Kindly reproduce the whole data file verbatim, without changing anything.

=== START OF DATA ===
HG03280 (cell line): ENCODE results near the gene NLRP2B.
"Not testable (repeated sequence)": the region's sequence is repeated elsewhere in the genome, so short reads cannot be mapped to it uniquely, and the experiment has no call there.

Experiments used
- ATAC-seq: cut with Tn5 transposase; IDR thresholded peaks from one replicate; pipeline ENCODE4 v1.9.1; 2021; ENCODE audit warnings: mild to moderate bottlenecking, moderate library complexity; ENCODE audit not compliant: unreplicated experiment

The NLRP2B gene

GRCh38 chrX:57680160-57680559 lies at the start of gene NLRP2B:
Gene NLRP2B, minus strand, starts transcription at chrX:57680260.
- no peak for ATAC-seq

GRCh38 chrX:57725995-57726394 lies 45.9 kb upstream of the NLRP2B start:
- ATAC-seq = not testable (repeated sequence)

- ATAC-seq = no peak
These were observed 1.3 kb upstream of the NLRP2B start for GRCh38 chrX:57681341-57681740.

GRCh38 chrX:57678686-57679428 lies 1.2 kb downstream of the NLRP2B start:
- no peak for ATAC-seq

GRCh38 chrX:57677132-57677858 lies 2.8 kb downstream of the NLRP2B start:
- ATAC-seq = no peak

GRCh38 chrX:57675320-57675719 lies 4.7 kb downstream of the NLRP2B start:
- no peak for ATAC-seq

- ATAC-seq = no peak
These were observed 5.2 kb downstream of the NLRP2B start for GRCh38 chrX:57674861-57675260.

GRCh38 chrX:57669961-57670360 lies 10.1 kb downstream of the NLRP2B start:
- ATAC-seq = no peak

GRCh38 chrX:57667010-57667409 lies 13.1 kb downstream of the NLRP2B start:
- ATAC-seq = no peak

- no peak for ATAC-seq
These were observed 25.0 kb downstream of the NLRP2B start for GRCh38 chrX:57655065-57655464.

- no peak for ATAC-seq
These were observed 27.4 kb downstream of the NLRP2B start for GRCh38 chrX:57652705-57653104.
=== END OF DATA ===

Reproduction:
HG03280 (cell line): ENCODE results near the gene NLRP2B.
"Not testable (repeated sequence)": the region's sequence is repeated elsewhere in the genome, so short reads cannot be mapped to it uniquely, and the experiment has no call there.

Experiments used
- ATAC-seq: cut with Tn5 transposase; IDR thresholded peaks from one replicate; pipeline ENCODE4 v1.9.1; 2021; ENCODE audit warnings: mild to moderate bottlenecking, moderate library complexity; ENCODE audit not compliant: unreplicated experiment

The NLRP2B gene

GRCh38 chrX:57680160-57680559 lies at the start of gene NLRP2B:
Gene NLRP2B, minus strand, starts transcription at chrX:57680260.
- no peak for ATAC-seq

GRCh38 chrX:57725995-57726394 lies 45.9 kb upstream of the NLRP2B start:
- ATAC-seq = not testable (repeated sequence)

- ATAC-seq = no peak
These were observed 1.3 kb upstream of the NLRP2B start for GRCh38 chrX:57681341-57681740.

GRCh38 chrX:57678686-57679428 lies 1.2 kb downstream of the NLRP2B start:
- no peak for ATAC-seq

GRCh38 chrX:57677132-57677858 lies 2.8 kb downstream of the NLRP2B start:
- ATAC-seq = no peak

GRCh38 chrX:57675320-57675719 lies 4.7 kb downstream of the NLRP2B start:
- no peak for ATAC-seq

- ATAC-seq = no peak
These were observed 5.2 kb downstream of the NLRP2B start for GRCh38 chrX:57674861-57675260.

GRCh38 chrX:57669961-57670360 lies 10.1 kb downstream of the NLRP2B start:
- ATAC-seq = no peak

GRCh38 chrX:57667010-57667409 lies 13.1 kb downstream of the NLRP2B start:
- ATAC-seq = no peak

- no peak for ATAC-seq
These were observed 25.0 kb downstream of the NLRP2B start for GRCh38 chrX:57655065-57655464.

- no peak for ATAC-seq
These were observed 27.4 kb downstream of the NLRP2B start for GRCh38 chrX:57652705-57653104.